It also helps to “act like a local” in terms of knowing how much things cost. If you act like a tourist and have no idea how much things cost, they will definitely keep the rest and overcharge you, ah.
Here is a general breakdown of the costs of the colectivo rates starting from the center of Tulum:
- Ruins of Tulum | 15 min ride via colectivo and 20-25 pesos per person
- Akumal | 30-45 min ride via colectivo and 35 pesos per person
- Dos Ojos Cenote | 15 min ride and 20-30 pesos per person
Is Tulum dangerous?
This coastal town is home to literal Mayan ruins and loads of nearby relics and jungles and doesn’t face loads of issues with gang violence. Still, Tulum does have a few issues with petty crime, getting things stolen on the beach isn’t unheard of and isolated incidents of robbery do occur. Nature wise, there are hurricanes and poisonous creatures to watch out for. YES, Tulum is safe. The Riviera Maya and Cancun have come under scrutiny in the press recently for some safety issues regarding gun violence, but these are isolated incidents, which don’t usually affect tourists. Tulum is not Cancun and is a lot more laid back, there are no issues here with violent crime.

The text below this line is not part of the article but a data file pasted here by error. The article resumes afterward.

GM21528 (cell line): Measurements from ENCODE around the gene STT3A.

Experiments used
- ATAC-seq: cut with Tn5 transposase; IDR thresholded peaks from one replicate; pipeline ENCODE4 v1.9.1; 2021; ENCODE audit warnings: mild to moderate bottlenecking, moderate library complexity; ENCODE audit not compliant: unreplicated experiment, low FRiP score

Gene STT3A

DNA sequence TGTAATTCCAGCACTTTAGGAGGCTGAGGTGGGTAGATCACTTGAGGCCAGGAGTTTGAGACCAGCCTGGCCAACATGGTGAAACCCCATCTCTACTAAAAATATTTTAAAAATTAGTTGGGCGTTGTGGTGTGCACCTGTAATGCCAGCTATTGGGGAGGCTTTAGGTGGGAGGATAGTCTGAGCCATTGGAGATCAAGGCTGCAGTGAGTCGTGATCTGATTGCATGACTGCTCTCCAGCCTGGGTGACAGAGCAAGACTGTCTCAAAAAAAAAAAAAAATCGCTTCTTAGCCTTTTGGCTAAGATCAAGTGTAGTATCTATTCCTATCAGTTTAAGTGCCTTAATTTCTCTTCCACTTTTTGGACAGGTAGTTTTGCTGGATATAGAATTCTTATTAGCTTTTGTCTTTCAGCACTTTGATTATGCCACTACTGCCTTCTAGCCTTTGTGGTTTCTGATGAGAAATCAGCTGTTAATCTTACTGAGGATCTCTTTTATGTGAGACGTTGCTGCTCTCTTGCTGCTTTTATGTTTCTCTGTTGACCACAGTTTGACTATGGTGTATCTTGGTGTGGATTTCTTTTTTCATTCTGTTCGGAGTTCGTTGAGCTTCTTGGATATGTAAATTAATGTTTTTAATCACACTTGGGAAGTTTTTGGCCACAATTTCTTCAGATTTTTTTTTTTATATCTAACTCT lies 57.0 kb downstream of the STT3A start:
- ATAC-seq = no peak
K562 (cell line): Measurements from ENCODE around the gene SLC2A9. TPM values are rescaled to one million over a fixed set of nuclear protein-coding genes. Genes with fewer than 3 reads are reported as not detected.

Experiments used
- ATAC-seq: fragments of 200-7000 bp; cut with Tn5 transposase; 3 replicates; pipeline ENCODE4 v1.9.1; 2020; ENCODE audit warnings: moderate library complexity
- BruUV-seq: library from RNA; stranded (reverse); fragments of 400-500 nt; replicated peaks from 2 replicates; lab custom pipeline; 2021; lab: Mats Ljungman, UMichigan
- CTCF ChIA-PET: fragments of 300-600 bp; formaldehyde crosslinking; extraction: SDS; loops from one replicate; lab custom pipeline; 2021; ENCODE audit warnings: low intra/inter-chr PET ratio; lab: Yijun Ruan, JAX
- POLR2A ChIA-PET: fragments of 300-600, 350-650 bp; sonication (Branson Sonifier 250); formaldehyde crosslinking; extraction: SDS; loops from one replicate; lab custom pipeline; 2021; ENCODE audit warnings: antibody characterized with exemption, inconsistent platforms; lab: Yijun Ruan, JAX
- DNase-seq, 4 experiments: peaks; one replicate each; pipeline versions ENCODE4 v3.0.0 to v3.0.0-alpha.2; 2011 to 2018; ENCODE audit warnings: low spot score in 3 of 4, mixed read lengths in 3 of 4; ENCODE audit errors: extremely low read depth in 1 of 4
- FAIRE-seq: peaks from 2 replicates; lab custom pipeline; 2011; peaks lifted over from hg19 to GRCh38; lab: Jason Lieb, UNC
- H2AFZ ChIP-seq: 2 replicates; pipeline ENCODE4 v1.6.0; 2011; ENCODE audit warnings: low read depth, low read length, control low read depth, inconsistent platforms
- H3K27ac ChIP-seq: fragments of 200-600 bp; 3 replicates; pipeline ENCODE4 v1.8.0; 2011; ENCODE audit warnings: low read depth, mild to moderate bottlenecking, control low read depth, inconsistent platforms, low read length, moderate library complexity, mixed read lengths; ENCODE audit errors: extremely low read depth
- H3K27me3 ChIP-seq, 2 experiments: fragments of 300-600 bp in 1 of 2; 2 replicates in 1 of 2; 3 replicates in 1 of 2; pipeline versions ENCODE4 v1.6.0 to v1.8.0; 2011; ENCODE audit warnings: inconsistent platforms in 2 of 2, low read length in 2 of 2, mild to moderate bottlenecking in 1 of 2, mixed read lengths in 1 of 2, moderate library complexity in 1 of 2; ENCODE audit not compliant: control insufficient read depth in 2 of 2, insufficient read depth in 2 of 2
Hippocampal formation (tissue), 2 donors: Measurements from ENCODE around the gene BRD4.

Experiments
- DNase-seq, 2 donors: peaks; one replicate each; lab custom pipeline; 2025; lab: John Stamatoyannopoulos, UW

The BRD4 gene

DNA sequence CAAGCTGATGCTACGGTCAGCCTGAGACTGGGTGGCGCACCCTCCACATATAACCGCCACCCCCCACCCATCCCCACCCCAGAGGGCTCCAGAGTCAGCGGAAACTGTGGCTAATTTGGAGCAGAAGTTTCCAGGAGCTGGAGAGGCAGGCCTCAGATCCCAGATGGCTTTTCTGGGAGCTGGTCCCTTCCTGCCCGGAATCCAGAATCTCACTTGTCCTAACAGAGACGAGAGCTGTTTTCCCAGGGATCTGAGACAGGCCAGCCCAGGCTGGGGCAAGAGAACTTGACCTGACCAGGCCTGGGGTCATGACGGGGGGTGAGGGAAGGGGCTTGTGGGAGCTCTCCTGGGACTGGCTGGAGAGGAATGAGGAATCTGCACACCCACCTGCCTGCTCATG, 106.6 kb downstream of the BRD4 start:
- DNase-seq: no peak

Common-sense precautions are the name of the game when it comes to staying safe in Tulum. Risks of violent crime like mugging is low in Tulum, though it would be a smart idea to leave your best jewelry and watches at home anytime you travel. However, avoiding isolated areas, like beaches and empty streets, at night is always good practice when it comes to staying safe.
Tulum travel budget
Is Tulum expensive?
The currency is the Mexican peso. When you search for the bureau de change on Google, 1 US dollar equals about 20 pesos. In Tulum, you will probably get more than 18 pesos per dollar. If you’ve never been to Tulum, you might be thinking … “Mexico is cheap!” This may be the case in other parts of Mexico, but Tulum is like the Hamptons of Mexico. Think of it as a glorified hippie luxury summer camp. Expect to pay what you would pay for food and hotels in expensive cities in the United States or Europe.